Posted on Monday, December 17th, 2012 | In Market Commentary
The range bound market of December continued Monday as the market gapped up to begin the day and held steady much of the session, finishing near day's highs. Most of the positive energy seemed to be centered around the willingness of Speaker Boehner to compromise on raising taxes, however little. The S&P 500 added 1.19% and the NASDAQ 1.32%. The only economic news was a poor NY Fed survey but that was immediately blamed on Superstorm Sandy.
- Boehner offered $1 trillion in higher tax revenue over 10 years and an increase on the top tax rate for people making $1 million per year, to 39.6 percent from 35 percent.
Helping the NASDAQ was a rally in Apple which came despite some analyst downgrades. As is typical the analyst community - which loved Apple $200 higher - is now acting like typical lemmings and slashing their views as the stock has fallen substantially.
Home building and bank stocks were the leaders of the day, although there was a broad amount of strength. The banks are at a level they have stalled out before, so bulls would like to see the highs of early fall cleared.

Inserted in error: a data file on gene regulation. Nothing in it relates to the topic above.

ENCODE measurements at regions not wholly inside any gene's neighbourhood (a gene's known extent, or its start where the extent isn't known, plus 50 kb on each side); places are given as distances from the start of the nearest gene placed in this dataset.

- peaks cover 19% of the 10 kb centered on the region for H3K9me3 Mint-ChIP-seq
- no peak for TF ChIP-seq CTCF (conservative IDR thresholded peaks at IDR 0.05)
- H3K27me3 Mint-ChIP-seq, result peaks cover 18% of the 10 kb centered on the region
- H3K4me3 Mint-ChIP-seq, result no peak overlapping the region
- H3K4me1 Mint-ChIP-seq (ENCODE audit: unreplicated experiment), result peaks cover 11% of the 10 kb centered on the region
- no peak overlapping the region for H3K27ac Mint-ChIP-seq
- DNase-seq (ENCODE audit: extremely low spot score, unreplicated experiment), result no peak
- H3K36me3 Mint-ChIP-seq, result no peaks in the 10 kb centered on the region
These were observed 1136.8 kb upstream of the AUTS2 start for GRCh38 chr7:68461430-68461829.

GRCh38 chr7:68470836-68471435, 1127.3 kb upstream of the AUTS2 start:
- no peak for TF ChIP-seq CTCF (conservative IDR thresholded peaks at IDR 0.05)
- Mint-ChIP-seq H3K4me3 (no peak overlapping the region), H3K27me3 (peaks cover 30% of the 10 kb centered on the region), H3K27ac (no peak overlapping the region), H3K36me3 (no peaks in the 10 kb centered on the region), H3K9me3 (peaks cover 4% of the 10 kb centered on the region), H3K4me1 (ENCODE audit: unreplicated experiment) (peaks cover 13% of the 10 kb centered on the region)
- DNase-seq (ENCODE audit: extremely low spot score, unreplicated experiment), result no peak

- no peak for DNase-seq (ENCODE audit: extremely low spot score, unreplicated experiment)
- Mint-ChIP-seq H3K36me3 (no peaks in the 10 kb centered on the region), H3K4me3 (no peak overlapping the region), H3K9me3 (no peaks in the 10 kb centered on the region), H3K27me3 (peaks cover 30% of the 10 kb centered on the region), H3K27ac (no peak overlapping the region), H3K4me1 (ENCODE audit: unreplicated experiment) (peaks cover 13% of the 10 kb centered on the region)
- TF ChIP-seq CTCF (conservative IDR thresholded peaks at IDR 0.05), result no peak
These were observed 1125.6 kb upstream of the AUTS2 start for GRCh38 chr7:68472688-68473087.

The homebuilders have struggled of late, but it seems to be partly based on fears of a partial loss of the mortgage interest deduction during the fiscal cliff talks.
Curious how the market does around Christmas? Bespoke Invest (via Premium) has the answer. You can see generally it is a positive affair (there was an Asian crisis in 2007 and U.S. crisis in 2008)
As shown, the S&P has averaged a gain of 0.78% in the week before Christmas over the last twenty years with positive returns 70% of the time. Throughout the entire history of the S&P 500 going back to 1928, the index has averaged a gain of 0.34% in the week before Christmas with positive returns 64.3% of the time. The index’s historical average over all oneweek periods is 0.15%, so the index has certainly outperformed in the week before Christmas.
Original post: STTG Market Recap Dec 17, 2012
About Trader Mark (http://fundmyfund.blogspot.com)
Mark is a self taught private investor, fascinated by the market since an early age, discovering mutual funds as a teenager in the 80s, and then moving to equities by the mid 90s. His equity focus is identifying secular growth trends, and the companies most likely to benefit from these macro trends. Stocks are identified through fundamental analysis, although basic technical analysis is used in determining entry and exit points.
With a degree in Economics from the University of Michigan, a broader understanding of the economy as a whole, along with interpreting investor psychology is also a major interest for Mark. His career background has focused on financial analysis in corporate America.